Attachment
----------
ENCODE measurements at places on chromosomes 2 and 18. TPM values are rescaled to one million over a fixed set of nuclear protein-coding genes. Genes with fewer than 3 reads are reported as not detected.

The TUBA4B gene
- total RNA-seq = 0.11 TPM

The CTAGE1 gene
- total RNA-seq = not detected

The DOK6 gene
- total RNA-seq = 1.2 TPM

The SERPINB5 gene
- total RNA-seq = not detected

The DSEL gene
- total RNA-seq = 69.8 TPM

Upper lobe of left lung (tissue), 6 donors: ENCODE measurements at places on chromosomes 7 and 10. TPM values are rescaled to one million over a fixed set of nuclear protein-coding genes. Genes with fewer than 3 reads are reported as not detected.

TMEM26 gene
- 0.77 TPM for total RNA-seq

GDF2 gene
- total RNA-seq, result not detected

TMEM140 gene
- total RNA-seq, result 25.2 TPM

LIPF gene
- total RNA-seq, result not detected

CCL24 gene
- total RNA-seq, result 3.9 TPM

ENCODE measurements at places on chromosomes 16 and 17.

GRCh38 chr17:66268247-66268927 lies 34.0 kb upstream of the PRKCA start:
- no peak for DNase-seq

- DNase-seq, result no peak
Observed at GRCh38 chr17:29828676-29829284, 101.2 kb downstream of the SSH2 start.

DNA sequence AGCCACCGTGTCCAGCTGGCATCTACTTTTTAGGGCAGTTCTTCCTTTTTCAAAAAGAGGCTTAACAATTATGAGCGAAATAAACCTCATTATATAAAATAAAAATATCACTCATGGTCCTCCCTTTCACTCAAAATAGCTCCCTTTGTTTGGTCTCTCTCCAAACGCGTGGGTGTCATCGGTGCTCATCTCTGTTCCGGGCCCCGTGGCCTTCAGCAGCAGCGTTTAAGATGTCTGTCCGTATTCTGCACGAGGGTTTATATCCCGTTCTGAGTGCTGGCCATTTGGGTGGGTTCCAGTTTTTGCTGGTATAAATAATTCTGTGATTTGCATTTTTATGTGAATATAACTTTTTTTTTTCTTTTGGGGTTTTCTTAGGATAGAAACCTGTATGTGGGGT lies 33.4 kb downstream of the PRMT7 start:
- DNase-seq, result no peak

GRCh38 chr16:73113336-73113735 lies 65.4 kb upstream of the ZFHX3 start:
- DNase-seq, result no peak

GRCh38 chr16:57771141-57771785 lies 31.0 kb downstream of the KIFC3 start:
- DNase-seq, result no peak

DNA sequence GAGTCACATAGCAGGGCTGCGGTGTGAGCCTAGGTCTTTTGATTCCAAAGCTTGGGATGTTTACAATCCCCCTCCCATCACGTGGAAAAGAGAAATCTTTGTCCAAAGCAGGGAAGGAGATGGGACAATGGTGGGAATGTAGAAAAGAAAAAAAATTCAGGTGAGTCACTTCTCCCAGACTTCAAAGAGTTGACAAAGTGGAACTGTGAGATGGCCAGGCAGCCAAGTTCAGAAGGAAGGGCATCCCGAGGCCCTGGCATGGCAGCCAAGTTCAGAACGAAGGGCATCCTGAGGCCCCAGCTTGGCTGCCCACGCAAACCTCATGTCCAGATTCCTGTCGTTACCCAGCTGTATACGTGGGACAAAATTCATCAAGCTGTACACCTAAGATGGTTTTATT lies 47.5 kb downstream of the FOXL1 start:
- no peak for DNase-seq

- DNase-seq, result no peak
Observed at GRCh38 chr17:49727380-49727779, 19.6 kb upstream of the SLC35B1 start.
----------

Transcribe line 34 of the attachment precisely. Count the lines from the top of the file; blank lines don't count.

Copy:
DNA sequence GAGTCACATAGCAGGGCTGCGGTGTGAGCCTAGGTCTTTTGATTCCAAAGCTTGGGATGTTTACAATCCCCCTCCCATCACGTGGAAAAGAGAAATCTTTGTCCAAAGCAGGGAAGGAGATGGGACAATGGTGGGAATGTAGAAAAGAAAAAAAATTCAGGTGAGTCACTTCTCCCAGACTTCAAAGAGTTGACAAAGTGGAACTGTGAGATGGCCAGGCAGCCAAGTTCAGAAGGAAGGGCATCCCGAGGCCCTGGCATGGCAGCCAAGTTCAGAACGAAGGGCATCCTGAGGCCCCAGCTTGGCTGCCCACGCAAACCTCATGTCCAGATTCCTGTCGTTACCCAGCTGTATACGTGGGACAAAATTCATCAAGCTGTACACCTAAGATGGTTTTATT lies 47.5 kb downstream of the FOXL1 start: